It’s not every lawn that would be so productive. We were able to find butterflies in this lawn because it isn’t treated with pesticides or herbicides.  Most of the butterflies we saw were basking on blades of grass or drinking nectar from White Clover (Trifolium repens), a Pea (Fabaceae) family member.  If herbicides were used, the clover wouldn’t be there to feed butterflies, bees and other pollinators.  No crab grass would be available for Sachem and some other butterfly species to use as food for their caterpillars.  Pesticides would kill the butterflies directly.  Another bonus from having White Clover in the lawn is that it acts as a natural fertilizer, releasing nitrogen into the soil in a manner and quantity that can be used effectively by the other plants living there. It actually helps the grass to be healthier.  Even better, there is no excess chemical fertilizer to run off into streams, rivers and other waterways.  Years ago, white clover was included in grass seed mixes for this very purpose, until fashions changed, calling for a monoculture lawn with no clover, dandelions or violets.  Maintaining this uniform green carpet requires regular applications of herbicides to kill everything but grass, and synthetic fertilizer, to keep the grass growing.  The result is an expensive and toxic lawn maintenance regimen, devoid of butterflies, but welcoming to Japanese Beetles. As the fashion trend turns back, lawns become a safer, less toxic place to play for pets, children and even adults.

We worked our way across the lawn to the powerline cut through Delhass Woods. A male Widow Skimmer dragonfly stood guard in the grasses as we approached the entrance.

Male Widow Skimmer dragonfly

This is a much ricer habitat for butterflies, a sunny area filled with diverse plants that provide food for butterflies in the form of nectar, and food for their caterpillars in the form of the leaves of plants on which they specialize.  Plants in the Pea family, including Red Clover (Trifolium pretense), Crown Vetch (Securigera varia), and Wild indigo (Baptisia tinctoria), were a big draw for butterflies.

Wild indigo (Baptisia tinctoria)

Not only do the flowers offer nectar, but Wild Indigo Duskywings, Wood Nymphs, Clouded Sulphurs, Orange Sulphurs and other butterflies use these plants as food for their caterpillars.  All of these species were present in good numbers, along with Common Buckeyes, Peck’s Skippers, and Sachem.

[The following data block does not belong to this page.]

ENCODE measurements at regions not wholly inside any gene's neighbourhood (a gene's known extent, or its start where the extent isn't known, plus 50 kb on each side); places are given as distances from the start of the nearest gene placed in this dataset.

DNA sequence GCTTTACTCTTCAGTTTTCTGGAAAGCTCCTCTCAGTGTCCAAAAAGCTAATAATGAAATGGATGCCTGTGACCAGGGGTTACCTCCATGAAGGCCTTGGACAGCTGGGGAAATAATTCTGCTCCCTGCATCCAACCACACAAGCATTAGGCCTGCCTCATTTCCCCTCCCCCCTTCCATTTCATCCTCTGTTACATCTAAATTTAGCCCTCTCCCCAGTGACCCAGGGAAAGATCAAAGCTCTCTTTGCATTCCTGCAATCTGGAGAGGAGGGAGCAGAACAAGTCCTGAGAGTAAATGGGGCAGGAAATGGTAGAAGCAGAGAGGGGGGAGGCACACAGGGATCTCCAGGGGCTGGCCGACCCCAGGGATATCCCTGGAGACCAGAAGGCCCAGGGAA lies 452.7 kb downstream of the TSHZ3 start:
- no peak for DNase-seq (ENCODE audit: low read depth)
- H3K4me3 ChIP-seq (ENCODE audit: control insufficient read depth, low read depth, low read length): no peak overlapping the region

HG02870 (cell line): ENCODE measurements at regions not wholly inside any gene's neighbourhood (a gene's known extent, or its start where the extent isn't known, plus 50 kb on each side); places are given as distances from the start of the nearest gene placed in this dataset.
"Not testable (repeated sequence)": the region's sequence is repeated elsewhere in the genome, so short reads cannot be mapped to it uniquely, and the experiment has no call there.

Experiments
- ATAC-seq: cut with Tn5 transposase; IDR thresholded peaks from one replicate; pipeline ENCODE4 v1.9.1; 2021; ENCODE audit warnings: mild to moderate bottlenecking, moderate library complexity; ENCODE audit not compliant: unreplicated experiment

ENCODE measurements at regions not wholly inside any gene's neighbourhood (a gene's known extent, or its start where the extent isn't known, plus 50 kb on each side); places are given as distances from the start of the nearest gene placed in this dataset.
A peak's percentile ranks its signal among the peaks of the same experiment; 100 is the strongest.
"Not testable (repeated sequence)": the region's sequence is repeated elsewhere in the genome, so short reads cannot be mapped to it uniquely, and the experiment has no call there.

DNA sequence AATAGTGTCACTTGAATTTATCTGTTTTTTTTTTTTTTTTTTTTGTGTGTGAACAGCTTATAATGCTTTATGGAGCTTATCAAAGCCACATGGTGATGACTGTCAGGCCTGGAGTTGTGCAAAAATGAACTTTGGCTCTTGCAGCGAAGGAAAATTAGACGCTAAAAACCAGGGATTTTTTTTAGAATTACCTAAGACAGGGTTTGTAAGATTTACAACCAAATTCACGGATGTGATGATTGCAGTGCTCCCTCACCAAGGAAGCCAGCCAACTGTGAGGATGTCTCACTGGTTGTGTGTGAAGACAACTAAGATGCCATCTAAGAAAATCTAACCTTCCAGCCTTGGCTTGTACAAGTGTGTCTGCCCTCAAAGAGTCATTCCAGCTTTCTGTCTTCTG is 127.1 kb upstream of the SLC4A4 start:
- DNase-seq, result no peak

Common Buckeye with Crown Vetch

Common Buckeye with Crown Vetch

Sachem on grape leaf

Pecks Skipper on Red Clover

Clouded Sulphur on Crown Vetch

We saw Wood Nymphs and Spicebush Swallowtails, but they didn’t pose for me this year. Last year they were pre-occupied enough with other activities to be more cooperative.

Spicebush Swallowtail drinking nectar from Turks-cap Lily

Wood Nymphs, mating

Surrounded by such a varied and rich habitat, an open area with woods on either side and a pond nearby, we couldn’t help but occasionally be distracted by birds and other critters, and some plants I don’t often see.

Maryland Meadow Beauty (Rhexia mariana)

Golden Hedge Hyssop (Gratiola aurea)

A Halloween Pennant dragonfly monitored our progress as we finished up our search of the powerline cut.

Female Halloween Pennant dragonfly

After a break, we moved on to the woods, marshes, and gardens. Cabbage Whites were everywhere.  Cabbage Whites aren’t native to North America, and can be a problem for farmers.  Their caterpillars feed on some plants in the mustard or cabbage (Brassicaceae) family. If you have ever found a small green caterpillar in your broccoli or kale (I have), it was probably a Cabbage White.  They have done so well in North America that they are often the species with the highest numbers for a count, as they were this day.  They ignored us while they mated in the woods.

Cabbages Whites mating

Eastern Tiger Swallowtails, Silver-spotter Skippers, Red Admirals and Sachem all enjoyed the nectar Buttonbush (Cephalanthus occidentalis) provided in the marshy areas.  Sachem also enjoyed the garden.

Eastern Tiger Swallowtail on Buttonbush (Cephalanthus occidentalis)


A week later I did another butterfly count at Bowman’s Hill Wildflower Preserve near New Hope, Pennsylvania. We had our best year since 2013, seeing twice as many butterflies as we did in 2014-2016.

Eastern Tiger Swallowtail on Joe-pye-weed (Eutrochium purpureum)

Some highlights were Juniper Hairstreaks, a small but beautiful butterfly that is considered ‘locally common’ because it is usually only found near its caterpillar food plant, Eastern Red Cedar (Juniperus virginiana).

Juniper Hairstreak on Short-toothed Mountain Mint (Pycnanthemum muticum)

We saw our highest number of Monarchs in the 6 years we have participated in the count.

Monarch butterfly resting on Yarrow

It was really exciting for me to see so many Sleepy Oranges, a southern species that returned to this Pennsylvania location after a nearly four-year absence.

Sleepy Orange drinking nectar from False Sunflower (Heliopsis helianthoides)

So why do a butterfly count? You’ll get to see beautiful butterflies and other critters interacting with gorgeous plants, and you’ll share the day with people who are enjoying themselves as much as you are, all while contributing to a citizen science effort that monitors the health of butterflies.  And you’ll have fun.